When is your audience or community ready to discuss difficult, hard topics?  At the Museums and Politics conference in St. Petersburg, a number of presenters I heard talked about topics such as the German interpretation of concentration camps, the ways Belgian museums are re-interpreting the legacy of colonialism in Africa; and American museum presentation of prisons and Native American identity. Absent though, was almost any discussion of the effects of Stalin and the Soviet past except for in one presentation by a Russian colleague who stated that the Russian people "were not ready" to address that very difficult legacy.  When asked by an audience member how Russian museums knew that, she cited audience surveys.  It is a challenging past; it is a recent past; and it is a past with a clear connection to the present and future.  

But I did find time, in St. Petersburg and Moscow, to visit three museums that are beginning that discussion; that are not afraid of opening up tough topics for conversations.  They are undertaking incredibly important work, particularly given that one such human rights museum, the Gulag Museum at Perm 36 has been closed for what seem to be political reasons.

The State Museum of Political History of Russia in St. Petersburg begins with a historical perspective, looked back at the abolishment of serfdom, the Tsar's abdication, and the ascension of Lenin, followed by Stalin. There's no question that great men loom large in this presentation, as they once did in statues found all over the Soviet Union.  I greatly appreciated the incredible objects (for instance the film canister in which Solzhynitzin's writings were smuggled out)  and well-written labels in English. Notebooks in each room provided full English documentation of everything you were seeing.  Sometimes when I visit museums in this part of the world, I feel the stories were purposely crafted to be about not a single ordinary person, but rather just this great collective.   The museum looked at not just the difficult past, but also a past where people felt united in a single purpose, so I suspect there's some nostalgia for many visitors.

One small label made me understand that collective force a bit more. In the section on the end of the Great Patriotic War and the Victory Parade in Red Square, filmmaker Alexander Dovzhenko noticed that the dead barely received a mention, "It was if thirty or even forty million had vanished into the thin air...the people in the square did not kneel nor gasped for their sufferings or their spilt blood."  

There was an interesting emphasis on providing the tools for visitors to deconstruct socialist meanings.  Several large Socialist Realist paintings were hung in the center courtyard and extensive labels, "Let's Examine the Painting Together" shared both the meanings of the paintings; what symbols are embedded in those views of happy workers; and what the reality of farming actually was.   I wanted more opportunities for visitor voices and feedback, but the museum does stand at a place where the narrative of the Soviet past becomes more complex and nuanced.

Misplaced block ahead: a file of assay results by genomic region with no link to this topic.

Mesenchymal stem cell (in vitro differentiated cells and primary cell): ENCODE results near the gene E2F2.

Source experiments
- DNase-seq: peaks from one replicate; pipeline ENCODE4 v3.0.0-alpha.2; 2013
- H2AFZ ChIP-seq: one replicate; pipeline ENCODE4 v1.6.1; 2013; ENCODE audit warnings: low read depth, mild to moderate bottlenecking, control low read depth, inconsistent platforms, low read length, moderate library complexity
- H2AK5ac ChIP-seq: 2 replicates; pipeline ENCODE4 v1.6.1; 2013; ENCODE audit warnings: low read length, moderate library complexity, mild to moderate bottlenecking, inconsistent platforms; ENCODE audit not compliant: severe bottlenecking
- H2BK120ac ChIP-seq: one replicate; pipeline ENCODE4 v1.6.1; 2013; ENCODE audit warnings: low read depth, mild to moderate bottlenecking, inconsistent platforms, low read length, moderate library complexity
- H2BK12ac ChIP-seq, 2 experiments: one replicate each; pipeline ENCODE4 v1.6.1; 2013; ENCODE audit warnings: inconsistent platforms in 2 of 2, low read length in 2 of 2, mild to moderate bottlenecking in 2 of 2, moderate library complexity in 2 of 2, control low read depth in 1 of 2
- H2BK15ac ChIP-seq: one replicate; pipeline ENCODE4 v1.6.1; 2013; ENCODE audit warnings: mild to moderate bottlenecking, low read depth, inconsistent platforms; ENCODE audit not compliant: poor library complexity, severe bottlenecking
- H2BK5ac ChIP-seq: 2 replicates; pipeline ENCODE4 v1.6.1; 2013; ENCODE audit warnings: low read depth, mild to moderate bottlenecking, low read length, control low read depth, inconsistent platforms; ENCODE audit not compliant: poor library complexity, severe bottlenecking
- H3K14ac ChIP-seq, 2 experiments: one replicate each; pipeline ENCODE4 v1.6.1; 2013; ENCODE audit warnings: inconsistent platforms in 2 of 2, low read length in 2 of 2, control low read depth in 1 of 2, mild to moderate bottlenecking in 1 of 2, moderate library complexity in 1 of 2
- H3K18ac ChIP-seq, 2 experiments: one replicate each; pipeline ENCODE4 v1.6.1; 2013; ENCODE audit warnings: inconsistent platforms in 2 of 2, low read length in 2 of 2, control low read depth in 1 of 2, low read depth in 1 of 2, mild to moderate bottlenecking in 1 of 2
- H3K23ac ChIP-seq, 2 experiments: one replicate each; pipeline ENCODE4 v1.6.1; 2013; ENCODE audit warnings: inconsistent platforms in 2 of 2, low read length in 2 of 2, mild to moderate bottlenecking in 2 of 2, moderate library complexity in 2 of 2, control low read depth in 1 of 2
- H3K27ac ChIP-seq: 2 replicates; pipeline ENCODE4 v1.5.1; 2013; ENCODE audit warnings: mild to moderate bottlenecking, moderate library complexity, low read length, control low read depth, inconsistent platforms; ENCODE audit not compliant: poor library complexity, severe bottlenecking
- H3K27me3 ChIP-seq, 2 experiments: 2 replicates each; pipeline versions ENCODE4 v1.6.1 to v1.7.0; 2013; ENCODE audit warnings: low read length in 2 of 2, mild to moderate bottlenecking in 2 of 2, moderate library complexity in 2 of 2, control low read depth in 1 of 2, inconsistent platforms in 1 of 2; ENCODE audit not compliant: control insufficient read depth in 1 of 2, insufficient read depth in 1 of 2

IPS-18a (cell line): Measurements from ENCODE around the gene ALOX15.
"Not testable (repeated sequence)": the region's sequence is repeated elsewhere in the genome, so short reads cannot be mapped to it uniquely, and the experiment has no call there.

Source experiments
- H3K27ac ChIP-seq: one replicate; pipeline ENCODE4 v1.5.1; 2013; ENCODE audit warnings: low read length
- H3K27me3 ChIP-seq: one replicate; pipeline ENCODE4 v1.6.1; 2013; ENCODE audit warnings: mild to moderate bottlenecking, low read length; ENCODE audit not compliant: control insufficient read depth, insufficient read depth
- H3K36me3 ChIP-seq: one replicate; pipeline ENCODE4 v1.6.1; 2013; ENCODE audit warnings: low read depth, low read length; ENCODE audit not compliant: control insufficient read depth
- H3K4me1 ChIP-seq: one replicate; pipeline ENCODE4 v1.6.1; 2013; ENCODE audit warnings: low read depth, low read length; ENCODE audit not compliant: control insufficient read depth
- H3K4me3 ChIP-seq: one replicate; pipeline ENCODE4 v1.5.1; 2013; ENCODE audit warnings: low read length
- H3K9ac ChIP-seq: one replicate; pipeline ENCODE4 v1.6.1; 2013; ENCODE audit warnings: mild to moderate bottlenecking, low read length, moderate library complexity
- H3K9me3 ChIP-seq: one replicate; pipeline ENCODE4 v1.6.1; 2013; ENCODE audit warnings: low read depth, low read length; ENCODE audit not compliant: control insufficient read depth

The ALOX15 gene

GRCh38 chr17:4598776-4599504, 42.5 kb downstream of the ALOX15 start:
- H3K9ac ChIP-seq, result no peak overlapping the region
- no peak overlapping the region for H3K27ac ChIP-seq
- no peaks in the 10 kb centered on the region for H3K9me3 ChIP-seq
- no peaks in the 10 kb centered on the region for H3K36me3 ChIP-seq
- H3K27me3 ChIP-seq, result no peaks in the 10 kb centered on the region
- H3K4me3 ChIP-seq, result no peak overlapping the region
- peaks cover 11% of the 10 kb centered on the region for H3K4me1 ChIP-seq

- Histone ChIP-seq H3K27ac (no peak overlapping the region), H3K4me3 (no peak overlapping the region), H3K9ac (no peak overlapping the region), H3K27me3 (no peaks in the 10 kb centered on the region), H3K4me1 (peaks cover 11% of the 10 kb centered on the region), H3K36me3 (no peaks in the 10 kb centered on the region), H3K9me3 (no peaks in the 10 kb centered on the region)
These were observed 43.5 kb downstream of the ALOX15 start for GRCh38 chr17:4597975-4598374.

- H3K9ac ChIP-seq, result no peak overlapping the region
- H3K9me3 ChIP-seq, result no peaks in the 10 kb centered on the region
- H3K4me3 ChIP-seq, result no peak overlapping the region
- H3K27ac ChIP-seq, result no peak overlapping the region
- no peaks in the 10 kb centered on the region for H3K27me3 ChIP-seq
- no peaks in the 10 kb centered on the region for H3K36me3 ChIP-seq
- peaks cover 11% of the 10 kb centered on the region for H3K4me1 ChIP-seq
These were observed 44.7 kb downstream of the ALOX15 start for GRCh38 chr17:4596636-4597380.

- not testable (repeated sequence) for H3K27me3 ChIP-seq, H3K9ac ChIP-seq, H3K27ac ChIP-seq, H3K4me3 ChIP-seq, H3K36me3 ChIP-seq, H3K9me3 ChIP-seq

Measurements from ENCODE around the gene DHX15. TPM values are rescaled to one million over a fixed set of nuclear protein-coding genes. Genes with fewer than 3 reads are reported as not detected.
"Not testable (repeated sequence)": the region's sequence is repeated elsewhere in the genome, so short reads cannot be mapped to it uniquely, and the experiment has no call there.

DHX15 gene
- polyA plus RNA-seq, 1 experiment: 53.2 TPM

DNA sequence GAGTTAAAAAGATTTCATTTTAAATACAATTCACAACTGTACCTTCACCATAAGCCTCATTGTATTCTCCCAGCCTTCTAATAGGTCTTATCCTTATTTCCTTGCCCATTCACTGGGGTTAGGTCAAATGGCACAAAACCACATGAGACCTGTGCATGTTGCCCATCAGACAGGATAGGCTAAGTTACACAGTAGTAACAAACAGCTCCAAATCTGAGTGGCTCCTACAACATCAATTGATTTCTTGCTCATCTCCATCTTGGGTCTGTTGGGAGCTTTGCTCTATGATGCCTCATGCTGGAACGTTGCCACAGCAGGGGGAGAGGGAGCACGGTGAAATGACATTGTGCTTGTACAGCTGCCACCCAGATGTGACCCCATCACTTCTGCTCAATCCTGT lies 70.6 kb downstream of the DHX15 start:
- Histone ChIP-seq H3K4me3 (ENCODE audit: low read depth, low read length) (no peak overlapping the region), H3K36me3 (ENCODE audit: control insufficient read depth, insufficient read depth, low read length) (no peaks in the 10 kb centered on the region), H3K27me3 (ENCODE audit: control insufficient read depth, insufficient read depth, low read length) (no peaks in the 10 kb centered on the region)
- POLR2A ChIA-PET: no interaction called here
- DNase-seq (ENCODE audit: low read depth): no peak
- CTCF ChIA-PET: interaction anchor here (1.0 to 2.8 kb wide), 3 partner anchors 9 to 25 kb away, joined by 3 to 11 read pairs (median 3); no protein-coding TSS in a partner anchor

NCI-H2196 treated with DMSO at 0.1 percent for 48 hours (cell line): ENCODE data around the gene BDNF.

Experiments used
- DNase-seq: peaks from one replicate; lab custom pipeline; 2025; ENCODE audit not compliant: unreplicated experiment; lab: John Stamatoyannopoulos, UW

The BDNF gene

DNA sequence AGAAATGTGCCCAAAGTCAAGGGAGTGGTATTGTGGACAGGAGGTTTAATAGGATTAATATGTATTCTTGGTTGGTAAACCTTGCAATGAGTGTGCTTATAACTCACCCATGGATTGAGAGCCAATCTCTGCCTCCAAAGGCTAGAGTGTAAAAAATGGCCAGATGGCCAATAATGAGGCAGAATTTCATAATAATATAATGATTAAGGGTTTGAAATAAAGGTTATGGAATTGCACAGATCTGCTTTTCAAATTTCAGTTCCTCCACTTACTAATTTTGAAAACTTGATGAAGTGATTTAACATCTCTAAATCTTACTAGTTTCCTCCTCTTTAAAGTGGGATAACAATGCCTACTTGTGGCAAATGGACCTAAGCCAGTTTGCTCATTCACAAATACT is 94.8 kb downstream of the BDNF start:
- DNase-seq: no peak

In Moscow, the Museum of the House on the Embankment is just a tiny two rooms in a huge apartment complex, the place known as the House on the Embankment, built by Stalin to house top level Soviet elite in the 1930s and 1940s.  But many of those elite paid the same price as other Soviet citizens.  As Stalin turned on the people close to him, many of those who lived here, those who were "original revolutionaries," who were writers, high government officials, scientists, and even the architect of the building himself, were purged by Stalin, taken away, and most often killed.  The museum contains room like settings of original objects in first floor apartment that was once a caretaker's, I believe.  The space is evocative, but it was a group of notebooks on the table that drew our attention.  We pulled out one that said Women; and in it were simple photocopies and biographies of women who lived in this house.  Page after page of incredibly talented women, some who lived on to their '90s;  but far too many of whom had no death date, as they had been taken away, and no one ever knew the truth of what happened.  It's a place filled with great irony as these were people who believed passionately, deeply in what they were doing; but then it came home to them.  In a museum-sense, was was really interesting here was that this was no computer interactive, no fancy database.  It was a notebook, a table and chairs that we could it in.  That alone kept the two of us there for over an hour.  True stories, of real people, always matter.

And finally, the Gulag State History Museum in Moscow.  You enter, somewhat grimly, through a re-created camp corridor--but then, in a bit of surprise, you're not greeted in any of the exhibition halls or at the front desk by staff who try their best to ignore you, but rather, as you enter a gallery you're welcomed, and invited to share any questions you may have.   The permanent exhibit includes, once again, powerful individual objects and individual stories, that together create a sense, even if it's really beyond our own understanding,  of what the terror of being sent off to the camps must have been like.   But very interestingly, they also delved deeper into not just the camps, but other repressions.  A large temporary exhibit looked at the repression of Buddhism.  My favorite element in that was a propaganda film, where on one head set you could listen to what an ethnographer might say about what was seen; and on the other, what the propaganda would have been.   A set of incredibly beautiful portraits of Ingush elders told yet another unknown story to me, about their forced deportation, just as the Crimean Tatars were deported.